Schwartz (Psychology/Swarthmore Coll.; The Paradox of Choice: Why More Is Less, 2003, etc.) begs to differ with Adam Smith—it’s not simply wages that keep people working.
Despite what we may have thought or been taught, it takes much more than just money to incite us to keep our noses to the grindstone. For worthwhile labor, writes the author, financial self-interest is not the sole answer. There are also ethics, empathy, and judgment on the job. Integrity often beats cash incentives, and a bad occupation can be transformed by integrity into good work. The dream of work allied with ethos is certainly not new, despite the efficiency of the assembly line perfected by Ford so many decades ago. The success of that way of doing things eventually became undeniable, but a better ideology, one that recognizes worker satisfaction, autonomy, and purpose, can become reality too. Schwartz argues that there can be profitable businesses in which employees thrive and maintain standards beyond cash. He prescribes, nevertheless, above-market wages (it makes employees feel valued) and job security, decentralized decision-making, and increased training applied to various fields including education, health care, and law. In other words, we require a revision of much of human nature. The author cites numerous social scientists, management gurus, and efficiency experts, and he revives venerable anecdotes—e.g, the tale of the wise hospital custodian who cleans a room twice rather than agitate a patient’s parent—to light the way. Schwartz’s TED book, less than 100 pages, grew out of his latest TED talk, and while it contains a decent number of intriguing nuggets regarding the intersection of work and happiness, his argument requires further fleshing out.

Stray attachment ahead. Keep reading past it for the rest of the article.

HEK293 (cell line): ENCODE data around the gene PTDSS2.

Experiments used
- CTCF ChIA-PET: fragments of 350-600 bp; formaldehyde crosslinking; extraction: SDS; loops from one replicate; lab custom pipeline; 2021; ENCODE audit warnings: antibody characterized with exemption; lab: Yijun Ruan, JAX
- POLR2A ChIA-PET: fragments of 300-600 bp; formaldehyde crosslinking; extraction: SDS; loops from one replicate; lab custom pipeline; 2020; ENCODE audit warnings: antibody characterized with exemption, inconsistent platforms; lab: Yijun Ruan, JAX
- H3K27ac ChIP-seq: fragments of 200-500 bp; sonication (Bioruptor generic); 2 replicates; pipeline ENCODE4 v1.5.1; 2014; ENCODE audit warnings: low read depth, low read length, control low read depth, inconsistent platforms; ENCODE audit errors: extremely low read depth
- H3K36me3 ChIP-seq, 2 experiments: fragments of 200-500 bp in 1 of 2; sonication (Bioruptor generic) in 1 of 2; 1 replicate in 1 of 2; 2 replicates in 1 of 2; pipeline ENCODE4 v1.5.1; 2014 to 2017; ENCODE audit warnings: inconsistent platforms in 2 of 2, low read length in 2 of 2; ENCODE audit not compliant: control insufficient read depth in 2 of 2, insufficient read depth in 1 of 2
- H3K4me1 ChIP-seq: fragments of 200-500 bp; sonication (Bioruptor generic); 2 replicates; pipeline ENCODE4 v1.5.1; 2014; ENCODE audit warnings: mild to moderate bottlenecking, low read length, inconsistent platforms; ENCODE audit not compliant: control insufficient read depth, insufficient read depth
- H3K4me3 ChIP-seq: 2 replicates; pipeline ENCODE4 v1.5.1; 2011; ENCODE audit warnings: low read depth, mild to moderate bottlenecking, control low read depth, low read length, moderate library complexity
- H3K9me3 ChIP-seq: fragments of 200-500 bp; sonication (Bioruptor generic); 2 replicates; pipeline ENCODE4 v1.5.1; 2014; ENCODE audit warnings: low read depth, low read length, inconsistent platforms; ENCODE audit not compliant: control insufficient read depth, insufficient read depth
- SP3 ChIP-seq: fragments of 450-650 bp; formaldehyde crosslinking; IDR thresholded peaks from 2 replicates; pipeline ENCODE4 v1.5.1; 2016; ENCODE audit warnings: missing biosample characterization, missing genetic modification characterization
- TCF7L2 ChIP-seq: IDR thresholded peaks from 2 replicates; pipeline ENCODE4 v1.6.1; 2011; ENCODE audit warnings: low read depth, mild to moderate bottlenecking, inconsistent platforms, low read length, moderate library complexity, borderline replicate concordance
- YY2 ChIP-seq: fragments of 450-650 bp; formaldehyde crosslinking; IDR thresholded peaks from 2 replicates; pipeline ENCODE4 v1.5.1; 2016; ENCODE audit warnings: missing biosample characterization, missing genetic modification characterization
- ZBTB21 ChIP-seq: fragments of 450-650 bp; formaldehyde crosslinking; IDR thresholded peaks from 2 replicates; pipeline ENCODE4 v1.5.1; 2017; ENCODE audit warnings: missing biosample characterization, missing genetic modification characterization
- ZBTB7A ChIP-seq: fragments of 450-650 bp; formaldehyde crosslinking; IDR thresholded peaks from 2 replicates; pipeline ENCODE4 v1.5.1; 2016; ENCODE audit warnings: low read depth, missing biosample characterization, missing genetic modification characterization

A call, in a few pointed words, for an expanded, genuine work ethic.